4. To enhance the education and research environment including various incentive programs in which students can strive to develop individual talent by competing with each other; to expand student perspectives and frames of reference making use of activities such as work review meetings
5. To stimulate student creativity; to help students heighten creative skills based on the example set by faculty members in advanced creative research
The goals of research
The Faculty of Fine Arts and the Graduate School of Fine Arts regards creative research based on individual concern and free will as the foundation of research in artistic domains, and therefore the faculty members are pursuing their creative research activities, drawing on diverse and preeminent expressive skills.
Based on the above concept, the research goals established by the Faculty and the Graduate School involve handing down the traditions of Japanese art accumulated up to the present day, taking leadership roles in the domain of new art, and advancing organizational social creative research activities including contributions to local communities through art. The Faculty and Graduate School seek to contribute to the development of artistic fields and the promotion of artistic culture in Japan, undertaking creative research within a framework that encompasses all aspects of the continually diversifying modes of contemporary artistic expression and based on the following three foundations:
1. Enhancement of forward-looking creative and research activities
The Faculty and the Graduate School promote research on art theory and history or fundamental research on traditional skills, contributing to creativity and conservation, while keeping in mind the characteristics of artistic domains. The goal is the development of new artistic modes and theories while passing on the traditions and heritage accumulated to the present day and establishing new expression means for the future.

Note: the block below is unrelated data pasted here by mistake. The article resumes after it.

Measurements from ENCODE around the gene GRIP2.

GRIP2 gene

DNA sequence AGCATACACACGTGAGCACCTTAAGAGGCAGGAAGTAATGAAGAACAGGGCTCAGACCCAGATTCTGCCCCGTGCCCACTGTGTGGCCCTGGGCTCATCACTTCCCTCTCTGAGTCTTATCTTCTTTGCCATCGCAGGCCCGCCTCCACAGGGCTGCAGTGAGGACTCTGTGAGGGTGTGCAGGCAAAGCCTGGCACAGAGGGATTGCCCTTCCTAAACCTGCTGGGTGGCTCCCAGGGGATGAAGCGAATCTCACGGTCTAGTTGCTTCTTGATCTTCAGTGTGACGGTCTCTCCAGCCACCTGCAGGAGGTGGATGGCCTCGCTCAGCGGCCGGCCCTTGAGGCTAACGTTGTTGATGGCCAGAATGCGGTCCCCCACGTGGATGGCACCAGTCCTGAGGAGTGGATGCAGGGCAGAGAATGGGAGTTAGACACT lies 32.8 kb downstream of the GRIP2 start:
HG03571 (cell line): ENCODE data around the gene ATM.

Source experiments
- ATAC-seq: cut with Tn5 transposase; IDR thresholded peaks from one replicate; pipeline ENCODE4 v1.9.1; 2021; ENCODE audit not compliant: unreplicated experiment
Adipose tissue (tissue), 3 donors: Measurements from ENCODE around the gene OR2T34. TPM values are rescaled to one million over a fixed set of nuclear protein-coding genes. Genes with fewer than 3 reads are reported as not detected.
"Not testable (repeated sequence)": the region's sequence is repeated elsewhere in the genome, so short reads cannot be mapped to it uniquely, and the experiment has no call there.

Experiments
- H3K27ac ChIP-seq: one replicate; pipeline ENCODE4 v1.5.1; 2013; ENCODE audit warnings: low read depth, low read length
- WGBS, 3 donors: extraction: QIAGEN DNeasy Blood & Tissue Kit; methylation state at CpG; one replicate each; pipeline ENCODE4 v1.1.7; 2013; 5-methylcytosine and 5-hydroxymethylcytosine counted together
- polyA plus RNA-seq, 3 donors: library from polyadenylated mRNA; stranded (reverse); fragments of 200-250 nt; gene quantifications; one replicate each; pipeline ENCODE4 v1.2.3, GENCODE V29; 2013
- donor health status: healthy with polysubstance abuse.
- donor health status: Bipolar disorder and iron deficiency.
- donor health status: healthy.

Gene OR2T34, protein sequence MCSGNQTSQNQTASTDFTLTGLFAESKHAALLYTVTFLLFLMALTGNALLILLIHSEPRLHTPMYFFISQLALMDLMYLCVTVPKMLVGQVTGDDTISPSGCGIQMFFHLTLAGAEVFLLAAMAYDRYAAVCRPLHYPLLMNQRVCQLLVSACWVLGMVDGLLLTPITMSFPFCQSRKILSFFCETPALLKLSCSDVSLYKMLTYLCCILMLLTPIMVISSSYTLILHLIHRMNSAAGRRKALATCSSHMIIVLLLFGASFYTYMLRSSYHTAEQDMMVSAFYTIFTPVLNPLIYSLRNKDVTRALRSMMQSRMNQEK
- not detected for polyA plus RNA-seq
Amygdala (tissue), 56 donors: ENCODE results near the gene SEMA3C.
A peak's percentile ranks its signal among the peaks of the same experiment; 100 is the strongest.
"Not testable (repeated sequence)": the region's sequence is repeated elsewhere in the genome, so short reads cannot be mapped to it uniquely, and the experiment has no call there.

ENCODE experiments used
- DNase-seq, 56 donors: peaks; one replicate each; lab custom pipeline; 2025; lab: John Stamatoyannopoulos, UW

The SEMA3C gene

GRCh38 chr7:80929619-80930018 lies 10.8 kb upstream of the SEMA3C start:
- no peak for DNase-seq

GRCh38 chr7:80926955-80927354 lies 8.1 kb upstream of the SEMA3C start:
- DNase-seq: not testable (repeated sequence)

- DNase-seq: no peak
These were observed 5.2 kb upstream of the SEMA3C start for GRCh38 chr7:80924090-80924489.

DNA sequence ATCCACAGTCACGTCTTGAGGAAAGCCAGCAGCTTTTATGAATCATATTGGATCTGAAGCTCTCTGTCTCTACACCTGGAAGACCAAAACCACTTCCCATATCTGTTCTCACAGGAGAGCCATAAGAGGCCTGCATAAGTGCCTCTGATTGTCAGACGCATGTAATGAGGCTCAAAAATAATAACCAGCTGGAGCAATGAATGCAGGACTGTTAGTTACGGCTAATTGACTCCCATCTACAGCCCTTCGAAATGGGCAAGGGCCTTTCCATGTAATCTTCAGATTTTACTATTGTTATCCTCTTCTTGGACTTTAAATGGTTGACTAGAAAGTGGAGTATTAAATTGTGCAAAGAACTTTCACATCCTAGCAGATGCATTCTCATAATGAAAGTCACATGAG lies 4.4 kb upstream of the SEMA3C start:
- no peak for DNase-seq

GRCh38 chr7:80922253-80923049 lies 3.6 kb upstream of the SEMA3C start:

2. Proactively contributing to the community through artistic activity
Today, with strong demand for creative work that returns results to society, even individual creative activities must be fully open to the larger world. The Faculty and the Graduate School have launched various new efforts in this direction, including the public exhibition of works and joint research with local industry. They are also playing roles in creating new culture by advancing multifaceted activities, including workshops involving the participation of community residents.
3. Taking on the challenges of new artistic methods through fusion with other fields
In the domain of art, the Faculty and the Graduate School seek to create new methods of artistic expression and research by developing, through cross-functional efforts with other fields, the potential inherent in fields such as painting, sculpture, crafts, design, and architecture and so on. To this end, we courageously pursue transdisciplinary approaches and collaboration with other fields such as natural sciences, engineering, and medicine.
Promoting international exchange
To develop international facilities and to advance exchange with diverse artistic cultures from around the world, the Faculty and the Graduate School have concluded exchange agreements with 27 universities and institutions from 14 countries and regions, including those in Asia and Europe. Intended to promote international exchange, these efforts include further acceptance of overseas students, student-exchange programs, and international exchange exhibitions of faculty members and students' art works.